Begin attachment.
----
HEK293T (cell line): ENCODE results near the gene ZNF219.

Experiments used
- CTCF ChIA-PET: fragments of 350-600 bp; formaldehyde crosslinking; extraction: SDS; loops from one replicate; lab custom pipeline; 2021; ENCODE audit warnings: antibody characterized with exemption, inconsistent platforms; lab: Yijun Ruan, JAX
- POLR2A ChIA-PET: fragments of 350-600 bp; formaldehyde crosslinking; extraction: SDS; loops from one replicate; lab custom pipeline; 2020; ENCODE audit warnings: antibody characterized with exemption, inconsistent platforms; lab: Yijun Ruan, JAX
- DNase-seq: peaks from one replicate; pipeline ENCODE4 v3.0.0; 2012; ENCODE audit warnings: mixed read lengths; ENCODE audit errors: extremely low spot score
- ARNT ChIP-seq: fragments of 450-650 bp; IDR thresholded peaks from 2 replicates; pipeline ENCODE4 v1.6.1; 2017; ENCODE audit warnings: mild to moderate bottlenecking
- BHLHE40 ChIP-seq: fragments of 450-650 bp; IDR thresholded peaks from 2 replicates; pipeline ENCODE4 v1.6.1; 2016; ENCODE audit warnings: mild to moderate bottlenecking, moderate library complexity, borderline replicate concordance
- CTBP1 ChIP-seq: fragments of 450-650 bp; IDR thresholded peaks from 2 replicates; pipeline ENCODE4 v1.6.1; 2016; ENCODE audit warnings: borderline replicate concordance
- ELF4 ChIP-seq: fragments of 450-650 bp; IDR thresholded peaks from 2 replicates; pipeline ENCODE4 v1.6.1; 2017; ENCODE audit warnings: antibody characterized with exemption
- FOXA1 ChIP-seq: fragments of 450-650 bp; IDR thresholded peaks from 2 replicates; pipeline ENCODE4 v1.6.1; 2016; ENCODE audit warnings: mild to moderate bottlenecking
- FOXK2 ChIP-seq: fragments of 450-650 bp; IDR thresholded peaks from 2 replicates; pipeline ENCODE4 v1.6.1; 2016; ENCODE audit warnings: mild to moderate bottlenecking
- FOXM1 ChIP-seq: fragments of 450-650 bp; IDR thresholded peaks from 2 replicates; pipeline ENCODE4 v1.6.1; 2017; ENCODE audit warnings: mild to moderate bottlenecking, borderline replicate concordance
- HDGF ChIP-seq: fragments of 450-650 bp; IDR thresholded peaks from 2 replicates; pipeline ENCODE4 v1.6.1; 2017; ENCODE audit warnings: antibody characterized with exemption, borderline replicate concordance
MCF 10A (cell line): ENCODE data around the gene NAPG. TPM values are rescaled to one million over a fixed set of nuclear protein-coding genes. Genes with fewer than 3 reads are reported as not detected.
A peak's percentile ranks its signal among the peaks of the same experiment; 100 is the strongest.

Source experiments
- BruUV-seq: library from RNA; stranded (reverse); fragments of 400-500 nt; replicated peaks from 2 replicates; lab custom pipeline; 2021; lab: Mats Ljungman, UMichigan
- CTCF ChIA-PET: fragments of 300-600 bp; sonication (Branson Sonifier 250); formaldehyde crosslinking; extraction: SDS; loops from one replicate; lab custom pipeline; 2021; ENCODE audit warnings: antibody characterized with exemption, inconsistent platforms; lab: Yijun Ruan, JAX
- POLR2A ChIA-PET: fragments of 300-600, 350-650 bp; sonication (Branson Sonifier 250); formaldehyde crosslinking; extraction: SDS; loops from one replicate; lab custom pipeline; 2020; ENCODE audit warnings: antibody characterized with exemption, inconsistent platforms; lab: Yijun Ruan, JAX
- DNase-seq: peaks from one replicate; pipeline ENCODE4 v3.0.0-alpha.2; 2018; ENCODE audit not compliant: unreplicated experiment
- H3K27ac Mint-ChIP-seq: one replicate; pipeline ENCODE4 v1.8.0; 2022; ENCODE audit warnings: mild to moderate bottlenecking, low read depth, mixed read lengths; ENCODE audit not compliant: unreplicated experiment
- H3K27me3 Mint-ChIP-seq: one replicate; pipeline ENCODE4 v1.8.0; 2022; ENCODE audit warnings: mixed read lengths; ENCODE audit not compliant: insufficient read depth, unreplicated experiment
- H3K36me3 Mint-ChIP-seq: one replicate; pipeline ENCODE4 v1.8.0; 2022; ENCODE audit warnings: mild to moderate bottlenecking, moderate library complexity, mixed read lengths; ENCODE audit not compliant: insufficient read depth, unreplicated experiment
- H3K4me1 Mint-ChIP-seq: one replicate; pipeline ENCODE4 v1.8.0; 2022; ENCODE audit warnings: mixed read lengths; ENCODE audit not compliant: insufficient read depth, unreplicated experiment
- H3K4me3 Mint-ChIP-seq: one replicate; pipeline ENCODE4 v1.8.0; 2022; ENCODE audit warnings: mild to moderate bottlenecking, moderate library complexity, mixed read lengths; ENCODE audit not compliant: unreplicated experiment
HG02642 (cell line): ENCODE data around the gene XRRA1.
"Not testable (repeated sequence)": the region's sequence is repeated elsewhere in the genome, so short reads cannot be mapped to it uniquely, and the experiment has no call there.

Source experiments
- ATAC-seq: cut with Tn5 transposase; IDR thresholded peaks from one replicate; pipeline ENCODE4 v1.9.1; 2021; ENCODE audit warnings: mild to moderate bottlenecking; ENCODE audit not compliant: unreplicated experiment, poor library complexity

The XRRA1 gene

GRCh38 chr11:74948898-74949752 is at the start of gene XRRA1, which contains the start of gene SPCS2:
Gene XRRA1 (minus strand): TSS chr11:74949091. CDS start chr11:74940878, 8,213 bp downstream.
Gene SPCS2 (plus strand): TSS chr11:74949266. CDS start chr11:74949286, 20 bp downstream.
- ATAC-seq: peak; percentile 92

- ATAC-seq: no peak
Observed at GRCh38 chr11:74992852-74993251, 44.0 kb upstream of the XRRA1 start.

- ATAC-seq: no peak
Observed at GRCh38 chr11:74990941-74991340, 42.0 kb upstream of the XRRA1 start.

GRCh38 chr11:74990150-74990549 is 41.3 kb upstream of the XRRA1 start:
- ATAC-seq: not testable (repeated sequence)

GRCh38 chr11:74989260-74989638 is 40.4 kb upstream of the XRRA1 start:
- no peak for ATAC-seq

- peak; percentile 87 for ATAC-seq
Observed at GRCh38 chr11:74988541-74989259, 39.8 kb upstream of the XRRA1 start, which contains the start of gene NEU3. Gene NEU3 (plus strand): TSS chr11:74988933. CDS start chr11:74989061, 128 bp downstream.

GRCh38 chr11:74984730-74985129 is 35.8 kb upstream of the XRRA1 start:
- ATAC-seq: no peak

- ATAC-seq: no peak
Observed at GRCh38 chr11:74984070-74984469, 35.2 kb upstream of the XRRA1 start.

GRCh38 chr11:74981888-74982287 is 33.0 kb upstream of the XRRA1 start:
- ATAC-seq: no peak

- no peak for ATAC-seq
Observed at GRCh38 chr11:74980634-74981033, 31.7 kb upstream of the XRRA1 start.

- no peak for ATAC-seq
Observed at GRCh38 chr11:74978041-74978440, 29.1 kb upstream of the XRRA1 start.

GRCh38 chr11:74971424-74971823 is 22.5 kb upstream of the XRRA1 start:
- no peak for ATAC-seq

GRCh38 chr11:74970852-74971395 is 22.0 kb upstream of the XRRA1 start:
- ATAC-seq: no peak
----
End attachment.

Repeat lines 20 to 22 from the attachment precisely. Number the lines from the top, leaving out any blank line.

- DNase-seq: peaks from one replicate; pipeline ENCODE4 v3.0.0-alpha.2; 2018; ENCODE audit not compliant: unreplicated experiment
- H3K27ac Mint-ChIP-seq: one replicate; pipeline ENCODE4 v1.8.0; 2022; ENCODE audit warnings: mild to moderate bottlenecking, low read depth, mixed read lengths; ENCODE audit not compliant: unreplicated experiment
- H3K27me3 Mint-ChIP-seq: one replicate; pipeline ENCODE4 v1.8.0; 2022; ENCODE audit warnings: mixed read lengths; ENCODE audit not compliant: insufficient read depth, unreplicated experiment